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2W's Hawker Fury Mk.1

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I have joined the team to build this plane because I love biplanes – they are full of character. I prefer to scratch build rather than buying laser cut parts, but looking at the plans, that would be difficult to achieve for the Fury with its complexity.

I recognise that I have so much to learn, as I found out building the Albatros D.XI to the Peter Rake design in FSM some years ago. Details like bending wire accurately particularly for the cabane struts, and setting the wings when very little detail is available on angle of attack, and any relative setting difference between the upper and lower wings, which was further compounded by manufacturing tolerances in scratch building. I also want to learn to use Litho Plate for detailing.

The version I will build will be K5674. I intend to visit Duxford in the near future to take photos of the Historic Aircraft machine since there are a number of details on the plans which do not look correct, e.g. tail feather hinges and bracing details.

I have a Laser 1.20 which I want to use, but may be a little too large, in which case I will have to raid the piggy bank for an alternative.

I want to use closed loop control on the elevators to dispense with the joiner between the elevators and to save weight in the tail. Looking at Mike Freeman’s article on the subject on the August issue of RCM&E it seems the best way to do this would be to use an idler bar located behind the cockpit. If space allows, the idler could be located in front of the cockpit, in which case the cables could be routed down the sides of the fuselage to avoid cockpit, thereby allowing space to detail it. If closed loop control is used, it will be necessary to allow some extra 10mm in the lower cable to account for its shorter length compared to the upper cable.

This will not be a quick build. I seem to spend too much time correcting my errors and planning how repair the damage and how to do the next part, but here goes: it’s all part of the learning experience, and as the Greeks said “If at first you don’t succeed then Troy, Troy again!”

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I started with what I thought would be the easiest part: the stabiliser. All was going well, until I lifted the competed part from the building board, and found it slightly warped. I have no idea how this could have happened as everything had been weighted down to hold it straight, but I must have got something wrong.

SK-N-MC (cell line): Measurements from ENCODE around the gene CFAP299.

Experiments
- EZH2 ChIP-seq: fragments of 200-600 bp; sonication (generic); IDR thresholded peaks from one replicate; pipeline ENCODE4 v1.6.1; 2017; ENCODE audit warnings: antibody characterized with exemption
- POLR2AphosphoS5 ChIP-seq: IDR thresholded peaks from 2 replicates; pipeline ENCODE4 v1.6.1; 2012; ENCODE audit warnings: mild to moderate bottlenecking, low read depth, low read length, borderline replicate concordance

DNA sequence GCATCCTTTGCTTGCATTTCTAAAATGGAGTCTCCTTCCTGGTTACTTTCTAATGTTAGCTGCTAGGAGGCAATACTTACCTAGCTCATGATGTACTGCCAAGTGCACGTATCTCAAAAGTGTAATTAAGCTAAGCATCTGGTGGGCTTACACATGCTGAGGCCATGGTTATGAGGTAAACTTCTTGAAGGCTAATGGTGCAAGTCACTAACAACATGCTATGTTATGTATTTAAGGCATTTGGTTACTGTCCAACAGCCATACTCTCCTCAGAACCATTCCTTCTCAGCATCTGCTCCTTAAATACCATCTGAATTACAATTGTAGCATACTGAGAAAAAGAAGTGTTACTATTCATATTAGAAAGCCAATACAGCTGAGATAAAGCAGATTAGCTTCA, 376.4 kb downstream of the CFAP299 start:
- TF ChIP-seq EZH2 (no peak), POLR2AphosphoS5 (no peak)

The first thing I did was to check the level of my magnetic building board: this was less than perfect and had dip of approximately 2 mm over 600mm – not good. I purchased a thick MDF board, bonded the metal plate to it, weighted it down, checked it was level, and left it overnight to dry.

I then cut a new 1/16” sheet stabiliser core, marked it up with the ribs etc. and cut the new parts. The ribs were cut from 3/16” x 1/8”, and the 3/16” x ¼” post were added to the core, and were weighted down to the board until dry. The stabiliser was then turned over and the process repeated.


I used the Toolzone hole cutter to cut lightening holes. By calculation, the holes cut amount to the approximately the same area as the original part. In my opinion, the wood between the ribs will help make the stabiliser stiffer and stronger. The holes were surprisingly clean, only requiring minor trimming to complete them


I cut the slots out for Dubro pin hinges because they look better than the flat hinges shown on the plans.

Edited By 2W on 07/10/2018 22:54:57

Edited By 2W on 07/10/2018 22:56:27

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I will be using pull-pull elevators, so I cut a slot each side of the central section for the top cable using a saw to get the angle correct against the plan:


There's a difference of 10mm approx. between the length of the upper cable and the lower cable as it enters the fuselage which will require compensation somewhere to get the lengths of the top and bottom cables the same. I propose to use an idler either in front or behind the cockpit depending on the space available, and drive it with a snake to the servo. This will enable me to run the the cables down each side of the fuselage from the idler to each elevator. Provided the cables are the same length, and the pivot points of the elevators (the hinge) is same relatively on the idler, it should work well - see the article in August RCM&E by Mike Freeman.

A question: do photos of the Fury show any any connection between the elevators, or is the wire connection on the plans only a function of the method of operating the elevators?

Here's a view of tail & elevator with the hinges trial fitted:


The pins of the hinges will be covered, and the hinges glued in when the model is covered.

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All was going well with the fuselage, everything nice and square:




I decided to add the side panels to the tail end to set the angle of the upper 1/4" piece, and glued the ply parts having drilled the holes for the rigging wire. This left a 1/16" step on the bottom panel because I cut the part with tangs from 3/16" sheet. Better perhaps to use 1/4" instead of 3/16" sheet and reduce the tangs underneath to fit F11.

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Then disaster struck! I had a banana on my hands:


I tried to correct it by replacing the top 3/16" cross braces, but this left the tail end crooked. I had checked during building that all was square, but something went wrong. Drastic action was called for: I built a new rear section of the fuselage:


This was now fitted to the front half after checking that all was square and straight:



Now it's left overnight.....


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